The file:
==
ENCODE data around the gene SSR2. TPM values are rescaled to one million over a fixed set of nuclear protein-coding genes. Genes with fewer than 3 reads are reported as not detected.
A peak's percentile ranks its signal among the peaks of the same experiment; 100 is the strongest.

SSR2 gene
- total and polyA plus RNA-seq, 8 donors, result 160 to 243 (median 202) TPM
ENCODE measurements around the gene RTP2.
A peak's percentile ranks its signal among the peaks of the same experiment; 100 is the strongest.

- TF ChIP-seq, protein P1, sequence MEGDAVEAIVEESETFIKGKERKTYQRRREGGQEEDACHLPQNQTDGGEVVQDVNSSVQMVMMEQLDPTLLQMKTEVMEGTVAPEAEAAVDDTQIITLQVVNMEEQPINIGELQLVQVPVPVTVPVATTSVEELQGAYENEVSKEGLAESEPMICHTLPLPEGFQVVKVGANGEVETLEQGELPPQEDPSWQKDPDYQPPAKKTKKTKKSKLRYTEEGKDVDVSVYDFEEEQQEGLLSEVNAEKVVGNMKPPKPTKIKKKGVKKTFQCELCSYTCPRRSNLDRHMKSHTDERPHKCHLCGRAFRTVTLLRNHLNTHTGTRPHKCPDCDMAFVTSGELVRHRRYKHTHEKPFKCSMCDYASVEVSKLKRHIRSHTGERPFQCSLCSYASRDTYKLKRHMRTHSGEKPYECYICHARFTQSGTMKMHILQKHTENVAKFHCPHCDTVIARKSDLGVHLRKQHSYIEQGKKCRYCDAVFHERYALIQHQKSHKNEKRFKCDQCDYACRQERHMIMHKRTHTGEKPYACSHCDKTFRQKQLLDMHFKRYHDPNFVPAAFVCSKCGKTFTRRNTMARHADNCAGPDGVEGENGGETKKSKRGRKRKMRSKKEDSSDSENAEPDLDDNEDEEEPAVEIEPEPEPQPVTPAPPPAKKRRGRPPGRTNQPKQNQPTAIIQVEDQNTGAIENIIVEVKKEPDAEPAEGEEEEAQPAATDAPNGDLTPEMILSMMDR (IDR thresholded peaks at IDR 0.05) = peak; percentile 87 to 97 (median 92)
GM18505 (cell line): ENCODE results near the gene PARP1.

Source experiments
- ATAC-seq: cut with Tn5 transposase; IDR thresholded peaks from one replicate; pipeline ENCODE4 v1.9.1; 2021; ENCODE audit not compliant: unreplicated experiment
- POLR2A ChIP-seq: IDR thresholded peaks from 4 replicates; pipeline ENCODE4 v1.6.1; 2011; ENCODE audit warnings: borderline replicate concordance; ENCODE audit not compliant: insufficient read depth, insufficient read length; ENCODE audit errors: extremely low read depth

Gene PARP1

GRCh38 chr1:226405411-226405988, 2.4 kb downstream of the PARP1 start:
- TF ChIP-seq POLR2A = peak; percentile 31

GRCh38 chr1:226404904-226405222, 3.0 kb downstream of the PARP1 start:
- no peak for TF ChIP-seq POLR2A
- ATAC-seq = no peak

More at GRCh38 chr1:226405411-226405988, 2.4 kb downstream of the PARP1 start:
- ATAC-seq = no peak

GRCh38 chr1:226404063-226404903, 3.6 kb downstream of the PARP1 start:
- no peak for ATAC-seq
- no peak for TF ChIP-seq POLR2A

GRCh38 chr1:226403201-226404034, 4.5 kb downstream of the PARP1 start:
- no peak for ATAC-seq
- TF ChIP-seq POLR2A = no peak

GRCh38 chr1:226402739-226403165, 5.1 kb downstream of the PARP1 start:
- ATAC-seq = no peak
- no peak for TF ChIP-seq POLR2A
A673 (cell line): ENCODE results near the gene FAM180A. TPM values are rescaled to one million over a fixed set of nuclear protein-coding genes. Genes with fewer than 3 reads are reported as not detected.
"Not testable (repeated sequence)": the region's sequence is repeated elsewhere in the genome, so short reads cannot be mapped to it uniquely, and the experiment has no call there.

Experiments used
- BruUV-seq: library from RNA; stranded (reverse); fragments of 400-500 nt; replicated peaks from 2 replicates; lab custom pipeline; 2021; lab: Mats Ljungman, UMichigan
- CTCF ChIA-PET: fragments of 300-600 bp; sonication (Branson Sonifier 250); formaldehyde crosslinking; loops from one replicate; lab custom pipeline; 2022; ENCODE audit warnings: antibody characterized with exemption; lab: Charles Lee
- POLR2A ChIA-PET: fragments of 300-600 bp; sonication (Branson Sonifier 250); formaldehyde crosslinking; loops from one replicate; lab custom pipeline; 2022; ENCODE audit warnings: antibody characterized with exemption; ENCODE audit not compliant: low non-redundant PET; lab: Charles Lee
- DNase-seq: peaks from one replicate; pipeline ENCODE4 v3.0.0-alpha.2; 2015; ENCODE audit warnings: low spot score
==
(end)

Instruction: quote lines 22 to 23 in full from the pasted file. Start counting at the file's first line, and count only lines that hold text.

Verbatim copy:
- no peak for TF ChIP-seq POLR2A

GRCh38 chr1:226403201-226404034, 4.5 kb downstream of the PARP1 start: